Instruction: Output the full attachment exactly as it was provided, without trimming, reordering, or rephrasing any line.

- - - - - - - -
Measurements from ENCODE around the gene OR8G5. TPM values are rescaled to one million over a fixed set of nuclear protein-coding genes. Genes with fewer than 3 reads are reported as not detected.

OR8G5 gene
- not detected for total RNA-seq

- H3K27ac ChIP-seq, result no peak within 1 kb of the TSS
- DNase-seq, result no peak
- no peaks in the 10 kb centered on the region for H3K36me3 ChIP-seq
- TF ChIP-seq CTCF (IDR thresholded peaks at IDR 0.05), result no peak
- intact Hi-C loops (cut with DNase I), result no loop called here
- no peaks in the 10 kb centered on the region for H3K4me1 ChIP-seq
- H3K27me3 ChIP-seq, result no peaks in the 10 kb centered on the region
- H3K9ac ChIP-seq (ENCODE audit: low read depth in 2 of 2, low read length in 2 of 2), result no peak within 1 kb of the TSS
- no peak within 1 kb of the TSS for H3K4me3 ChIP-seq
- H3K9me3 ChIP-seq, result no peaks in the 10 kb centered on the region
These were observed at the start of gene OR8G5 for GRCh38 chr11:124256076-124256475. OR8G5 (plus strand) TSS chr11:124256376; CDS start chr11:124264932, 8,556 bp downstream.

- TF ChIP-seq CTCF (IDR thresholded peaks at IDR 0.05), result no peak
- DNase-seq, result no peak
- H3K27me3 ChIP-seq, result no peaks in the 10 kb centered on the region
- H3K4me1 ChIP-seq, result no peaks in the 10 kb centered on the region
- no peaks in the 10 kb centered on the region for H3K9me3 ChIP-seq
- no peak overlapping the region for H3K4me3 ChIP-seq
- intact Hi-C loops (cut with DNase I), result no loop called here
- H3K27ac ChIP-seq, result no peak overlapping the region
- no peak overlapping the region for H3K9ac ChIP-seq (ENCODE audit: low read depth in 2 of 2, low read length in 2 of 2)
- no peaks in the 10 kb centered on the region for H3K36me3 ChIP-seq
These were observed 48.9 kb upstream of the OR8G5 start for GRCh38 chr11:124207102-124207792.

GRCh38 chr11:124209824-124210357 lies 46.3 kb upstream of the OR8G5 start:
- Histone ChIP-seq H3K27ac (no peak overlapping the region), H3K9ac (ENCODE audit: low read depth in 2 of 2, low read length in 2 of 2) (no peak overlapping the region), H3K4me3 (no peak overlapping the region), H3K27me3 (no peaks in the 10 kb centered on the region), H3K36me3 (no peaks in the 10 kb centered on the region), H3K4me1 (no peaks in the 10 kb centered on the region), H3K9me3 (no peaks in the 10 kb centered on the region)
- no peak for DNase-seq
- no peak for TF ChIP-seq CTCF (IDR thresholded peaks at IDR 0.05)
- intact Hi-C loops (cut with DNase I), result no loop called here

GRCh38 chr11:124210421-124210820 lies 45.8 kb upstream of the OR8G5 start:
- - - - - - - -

Measurements from ENCODE around the gene OR8G5. TPM values are rescaled to one million over a fixed set of nuclear protein-coding genes. Genes with fewer than 3 reads are reported as not detected.

OR8G5 gene
- not detected for total RNA-seq

- H3K27ac ChIP-seq, result no peak within 1 kb of the TSS
- DNase-seq, result no peak
- no peaks in the 10 kb centered on the region for H3K36me3 ChIP-seq
- TF ChIP-seq CTCF (IDR thresholded peaks at IDR 0.05), result no peak
- intact Hi-C loops (cut with DNase I), result no loop called here
- no peaks in the 10 kb centered on the region for H3K4me1 ChIP-seq
- H3K27me3 ChIP-seq, result no peaks in the 10 kb centered on the region
- H3K9ac ChIP-seq (ENCODE audit: low read depth in 2 of 2, low read length in 2 of 2), result no peak within 1 kb of the TSS
- no peak within 1 kb of the TSS for H3K4me3 ChIP-seq
- H3K9me3 ChIP-seq, result no peaks in the 10 kb centered on the region
These were observed at the start of gene OR8G5 for GRCh38 chr11:124256076-124256475. OR8G5 (plus strand) TSS chr11:124256376; CDS start chr11:124264932, 8,556 bp downstream.

- TF ChIP-seq CTCF (IDR thresholded peaks at IDR 0.05), result no peak
- DNase-seq, result no peak
- H3K27me3 ChIP-seq, result no peaks in the 10 kb centered on the region
- H3K4me1 ChIP-seq, result no peaks in the 10 kb centered on the region
- no peaks in the 10 kb centered on the region for H3K9me3 ChIP-seq
- no peak overlapping the region for H3K4me3 ChIP-seq
- intact Hi-C loops (cut with DNase I), result no loop called here
- H3K27ac ChIP-seq, result no peak overlapping the region
- no peak overlapping the region for H3K9ac ChIP-seq (ENCODE audit: low read depth in 2 of 2, low read length in 2 of 2)
- no peaks in the 10 kb centered on the region for H3K36me3 ChIP-seq
These were observed 48.9 kb upstream of the OR8G5 start for GRCh38 chr11:124207102-124207792.

GRCh38 chr11:124209824-124210357 lies 46.3 kb upstream of the OR8G5 start:
- Histone ChIP-seq H3K27ac (no peak overlapping the region), H3K9ac (ENCODE audit: low read depth in 2 of 2, low read length in 2 of 2) (no peak overlapping the region), H3K4me3 (no peak overlapping the region), H3K27me3 (no peaks in the 10 kb centered on the region), H3K36me3 (no peaks in the 10 kb centered on the region), H3K4me1 (no peaks in the 10 kb centered on the region), H3K9me3 (no peaks in the 10 kb centered on the region)
- no peak for DNase-seq
- no peak for TF ChIP-seq CTCF (IDR thresholded peaks at IDR 0.05)
- intact Hi-C loops (cut with DNase I), result no loop called here

GRCh38 chr11:124210421-124210820 lies 45.8 kb upstream of the OR8G5 start: